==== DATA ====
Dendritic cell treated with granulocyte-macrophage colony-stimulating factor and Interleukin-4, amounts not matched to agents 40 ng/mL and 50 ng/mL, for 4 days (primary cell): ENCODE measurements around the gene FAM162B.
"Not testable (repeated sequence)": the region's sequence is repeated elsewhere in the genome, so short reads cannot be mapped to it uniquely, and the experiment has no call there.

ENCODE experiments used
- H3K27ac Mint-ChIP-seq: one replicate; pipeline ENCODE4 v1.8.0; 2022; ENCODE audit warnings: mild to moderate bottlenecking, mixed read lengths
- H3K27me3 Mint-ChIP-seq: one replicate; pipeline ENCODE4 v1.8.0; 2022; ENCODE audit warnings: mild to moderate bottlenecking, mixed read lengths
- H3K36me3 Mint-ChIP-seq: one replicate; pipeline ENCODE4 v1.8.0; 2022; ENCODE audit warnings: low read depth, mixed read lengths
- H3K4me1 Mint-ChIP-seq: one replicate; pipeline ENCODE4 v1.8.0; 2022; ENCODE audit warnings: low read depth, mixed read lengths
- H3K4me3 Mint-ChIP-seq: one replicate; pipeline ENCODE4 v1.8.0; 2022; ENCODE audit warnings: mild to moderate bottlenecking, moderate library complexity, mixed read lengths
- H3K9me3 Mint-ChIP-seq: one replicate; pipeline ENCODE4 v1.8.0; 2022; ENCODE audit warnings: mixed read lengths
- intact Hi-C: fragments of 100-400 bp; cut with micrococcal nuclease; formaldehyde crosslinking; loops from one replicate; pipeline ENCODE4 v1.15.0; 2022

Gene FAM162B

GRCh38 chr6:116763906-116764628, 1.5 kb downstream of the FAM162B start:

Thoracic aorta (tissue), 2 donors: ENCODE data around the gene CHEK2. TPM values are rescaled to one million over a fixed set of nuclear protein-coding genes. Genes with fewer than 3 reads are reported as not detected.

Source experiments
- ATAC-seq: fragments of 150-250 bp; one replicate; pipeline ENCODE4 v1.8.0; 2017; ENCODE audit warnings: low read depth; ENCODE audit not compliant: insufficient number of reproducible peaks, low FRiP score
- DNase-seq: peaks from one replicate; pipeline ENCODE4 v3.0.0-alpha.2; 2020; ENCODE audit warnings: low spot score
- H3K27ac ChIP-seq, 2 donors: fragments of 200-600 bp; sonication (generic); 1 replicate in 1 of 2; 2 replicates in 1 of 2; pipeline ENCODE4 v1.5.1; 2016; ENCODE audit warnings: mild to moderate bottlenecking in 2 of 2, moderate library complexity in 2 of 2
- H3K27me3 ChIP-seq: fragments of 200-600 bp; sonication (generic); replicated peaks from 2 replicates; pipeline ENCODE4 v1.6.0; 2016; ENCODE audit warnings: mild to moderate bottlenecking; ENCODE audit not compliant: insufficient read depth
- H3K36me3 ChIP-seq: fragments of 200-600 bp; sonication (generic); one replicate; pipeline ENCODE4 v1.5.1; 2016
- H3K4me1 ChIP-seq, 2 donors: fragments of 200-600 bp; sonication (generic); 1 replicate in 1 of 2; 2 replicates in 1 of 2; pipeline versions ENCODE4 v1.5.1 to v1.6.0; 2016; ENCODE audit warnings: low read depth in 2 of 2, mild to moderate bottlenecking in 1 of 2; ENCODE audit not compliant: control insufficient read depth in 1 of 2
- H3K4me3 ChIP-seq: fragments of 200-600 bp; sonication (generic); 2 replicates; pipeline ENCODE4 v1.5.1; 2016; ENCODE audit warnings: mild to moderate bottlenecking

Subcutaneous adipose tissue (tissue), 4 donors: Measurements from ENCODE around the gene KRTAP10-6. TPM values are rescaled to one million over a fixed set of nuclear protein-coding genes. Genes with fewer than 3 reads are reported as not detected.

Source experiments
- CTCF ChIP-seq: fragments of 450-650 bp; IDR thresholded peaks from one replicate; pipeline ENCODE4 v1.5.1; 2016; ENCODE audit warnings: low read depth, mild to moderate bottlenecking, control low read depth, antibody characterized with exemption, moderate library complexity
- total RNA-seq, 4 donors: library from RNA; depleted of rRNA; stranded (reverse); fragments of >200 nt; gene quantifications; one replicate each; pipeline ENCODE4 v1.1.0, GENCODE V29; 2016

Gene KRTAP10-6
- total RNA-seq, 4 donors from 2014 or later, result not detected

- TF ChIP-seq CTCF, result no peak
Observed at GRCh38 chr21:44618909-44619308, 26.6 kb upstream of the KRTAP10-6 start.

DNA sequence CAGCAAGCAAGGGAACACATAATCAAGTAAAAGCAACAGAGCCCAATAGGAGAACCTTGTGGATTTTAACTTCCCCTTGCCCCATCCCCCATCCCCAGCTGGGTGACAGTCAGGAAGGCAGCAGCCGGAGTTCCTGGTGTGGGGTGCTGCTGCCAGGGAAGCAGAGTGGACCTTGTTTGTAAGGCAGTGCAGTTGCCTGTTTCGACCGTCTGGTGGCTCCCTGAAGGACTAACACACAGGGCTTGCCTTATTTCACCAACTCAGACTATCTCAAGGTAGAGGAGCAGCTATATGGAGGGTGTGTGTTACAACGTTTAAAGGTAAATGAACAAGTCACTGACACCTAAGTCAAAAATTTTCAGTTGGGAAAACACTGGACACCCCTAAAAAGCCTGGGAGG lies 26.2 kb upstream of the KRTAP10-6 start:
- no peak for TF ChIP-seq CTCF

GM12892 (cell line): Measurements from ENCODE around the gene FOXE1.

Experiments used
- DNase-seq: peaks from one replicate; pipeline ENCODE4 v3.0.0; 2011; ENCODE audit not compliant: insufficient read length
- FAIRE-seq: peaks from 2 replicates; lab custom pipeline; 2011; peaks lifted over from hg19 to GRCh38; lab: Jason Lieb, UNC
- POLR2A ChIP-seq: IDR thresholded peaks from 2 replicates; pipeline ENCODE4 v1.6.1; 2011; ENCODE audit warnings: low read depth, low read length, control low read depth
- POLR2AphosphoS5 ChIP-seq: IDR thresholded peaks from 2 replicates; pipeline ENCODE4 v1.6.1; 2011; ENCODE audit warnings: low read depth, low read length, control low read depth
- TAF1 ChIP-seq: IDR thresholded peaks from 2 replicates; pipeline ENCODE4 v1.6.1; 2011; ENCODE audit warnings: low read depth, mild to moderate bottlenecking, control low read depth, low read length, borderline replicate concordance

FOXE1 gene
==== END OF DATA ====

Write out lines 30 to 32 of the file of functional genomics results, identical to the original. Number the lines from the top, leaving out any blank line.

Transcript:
DNA sequence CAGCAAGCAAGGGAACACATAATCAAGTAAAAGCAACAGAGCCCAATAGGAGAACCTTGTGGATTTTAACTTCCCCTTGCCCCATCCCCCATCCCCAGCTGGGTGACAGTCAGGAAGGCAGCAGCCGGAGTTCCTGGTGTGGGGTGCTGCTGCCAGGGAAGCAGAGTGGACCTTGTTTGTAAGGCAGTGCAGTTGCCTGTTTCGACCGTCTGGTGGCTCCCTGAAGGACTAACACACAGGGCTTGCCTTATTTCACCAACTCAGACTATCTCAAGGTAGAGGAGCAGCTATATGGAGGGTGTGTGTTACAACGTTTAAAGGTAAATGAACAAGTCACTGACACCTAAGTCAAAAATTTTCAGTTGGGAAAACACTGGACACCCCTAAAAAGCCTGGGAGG lies 26.2 kb upstream of the KRTAP10-6 start:
- no peak for TF ChIP-seq CTCF

GM12892 (cell line): Measurements from ENCODE around the gene FOXE1.